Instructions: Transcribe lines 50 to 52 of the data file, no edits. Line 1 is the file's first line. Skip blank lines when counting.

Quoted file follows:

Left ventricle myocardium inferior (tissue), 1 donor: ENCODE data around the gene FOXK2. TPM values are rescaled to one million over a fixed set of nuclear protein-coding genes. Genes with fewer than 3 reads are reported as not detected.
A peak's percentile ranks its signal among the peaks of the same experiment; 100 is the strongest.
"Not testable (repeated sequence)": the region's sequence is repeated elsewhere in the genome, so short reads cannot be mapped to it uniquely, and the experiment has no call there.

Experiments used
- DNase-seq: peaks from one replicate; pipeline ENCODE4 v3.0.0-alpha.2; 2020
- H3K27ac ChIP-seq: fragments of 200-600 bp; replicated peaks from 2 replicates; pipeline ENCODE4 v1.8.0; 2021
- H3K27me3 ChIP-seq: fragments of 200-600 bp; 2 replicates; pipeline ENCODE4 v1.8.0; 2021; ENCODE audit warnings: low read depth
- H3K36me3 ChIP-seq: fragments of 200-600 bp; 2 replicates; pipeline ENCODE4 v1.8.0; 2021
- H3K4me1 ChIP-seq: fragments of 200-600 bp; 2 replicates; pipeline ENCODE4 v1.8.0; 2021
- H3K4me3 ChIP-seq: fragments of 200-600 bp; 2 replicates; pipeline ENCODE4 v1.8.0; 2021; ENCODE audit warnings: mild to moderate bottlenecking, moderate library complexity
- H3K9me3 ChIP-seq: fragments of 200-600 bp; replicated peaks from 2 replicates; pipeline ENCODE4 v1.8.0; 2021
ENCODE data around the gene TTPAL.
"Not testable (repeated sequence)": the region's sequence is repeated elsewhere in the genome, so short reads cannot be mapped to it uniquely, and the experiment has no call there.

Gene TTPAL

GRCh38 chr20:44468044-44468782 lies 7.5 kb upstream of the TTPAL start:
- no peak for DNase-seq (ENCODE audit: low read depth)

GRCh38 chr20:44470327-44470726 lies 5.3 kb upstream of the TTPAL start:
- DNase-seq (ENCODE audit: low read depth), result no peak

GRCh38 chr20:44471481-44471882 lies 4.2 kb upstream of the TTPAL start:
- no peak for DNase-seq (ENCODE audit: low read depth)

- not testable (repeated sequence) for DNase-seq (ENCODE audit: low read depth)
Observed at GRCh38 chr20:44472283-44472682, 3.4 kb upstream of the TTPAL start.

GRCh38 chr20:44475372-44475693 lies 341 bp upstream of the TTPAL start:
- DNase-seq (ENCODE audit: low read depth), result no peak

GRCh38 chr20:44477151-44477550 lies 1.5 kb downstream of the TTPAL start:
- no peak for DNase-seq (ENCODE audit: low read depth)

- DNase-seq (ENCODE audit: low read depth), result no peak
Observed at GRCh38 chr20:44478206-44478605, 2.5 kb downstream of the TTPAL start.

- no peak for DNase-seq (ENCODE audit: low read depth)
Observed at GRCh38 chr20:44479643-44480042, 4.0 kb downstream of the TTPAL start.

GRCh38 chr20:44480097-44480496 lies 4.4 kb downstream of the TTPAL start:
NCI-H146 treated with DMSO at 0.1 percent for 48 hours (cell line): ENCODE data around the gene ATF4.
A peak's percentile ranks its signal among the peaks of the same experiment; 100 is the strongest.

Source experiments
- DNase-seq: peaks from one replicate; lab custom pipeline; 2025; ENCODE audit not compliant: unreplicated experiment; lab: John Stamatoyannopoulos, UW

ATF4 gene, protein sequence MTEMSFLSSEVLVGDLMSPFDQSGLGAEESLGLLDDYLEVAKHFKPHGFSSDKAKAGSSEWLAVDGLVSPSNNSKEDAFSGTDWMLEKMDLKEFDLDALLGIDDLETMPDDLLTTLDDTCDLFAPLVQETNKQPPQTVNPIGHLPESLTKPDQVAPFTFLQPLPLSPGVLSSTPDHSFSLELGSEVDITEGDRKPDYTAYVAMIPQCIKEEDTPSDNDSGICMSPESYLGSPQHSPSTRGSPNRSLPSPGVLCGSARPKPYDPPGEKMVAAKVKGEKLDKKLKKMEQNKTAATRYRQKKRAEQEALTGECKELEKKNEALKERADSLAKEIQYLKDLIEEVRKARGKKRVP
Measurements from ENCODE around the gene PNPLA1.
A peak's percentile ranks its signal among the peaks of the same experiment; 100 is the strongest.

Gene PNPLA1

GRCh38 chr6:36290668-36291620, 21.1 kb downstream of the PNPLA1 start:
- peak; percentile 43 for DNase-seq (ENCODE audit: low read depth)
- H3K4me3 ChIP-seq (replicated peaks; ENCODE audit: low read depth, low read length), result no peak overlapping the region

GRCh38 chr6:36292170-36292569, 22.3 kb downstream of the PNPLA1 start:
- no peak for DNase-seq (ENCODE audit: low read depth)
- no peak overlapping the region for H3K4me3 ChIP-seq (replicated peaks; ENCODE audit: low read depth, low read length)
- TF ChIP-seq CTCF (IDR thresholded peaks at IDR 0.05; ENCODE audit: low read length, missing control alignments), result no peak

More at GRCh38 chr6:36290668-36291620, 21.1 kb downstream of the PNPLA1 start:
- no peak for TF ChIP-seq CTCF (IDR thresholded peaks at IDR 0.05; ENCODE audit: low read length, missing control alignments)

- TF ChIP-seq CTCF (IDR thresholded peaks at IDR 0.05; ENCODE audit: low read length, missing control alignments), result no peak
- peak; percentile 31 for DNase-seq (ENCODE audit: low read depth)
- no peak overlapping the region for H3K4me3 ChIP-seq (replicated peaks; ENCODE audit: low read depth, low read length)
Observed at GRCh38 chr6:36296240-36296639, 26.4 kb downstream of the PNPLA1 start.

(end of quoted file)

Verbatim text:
- peak; percentile 31 for DNase-seq (ENCODE audit: low read depth)
- no peak overlapping the region for H3K4me3 ChIP-seq (replicated peaks; ENCODE audit: low read depth, low read length)
Observed at GRCh38 chr6:36296240-36296639, 26.4 kb downstream of the PNPLA1 start.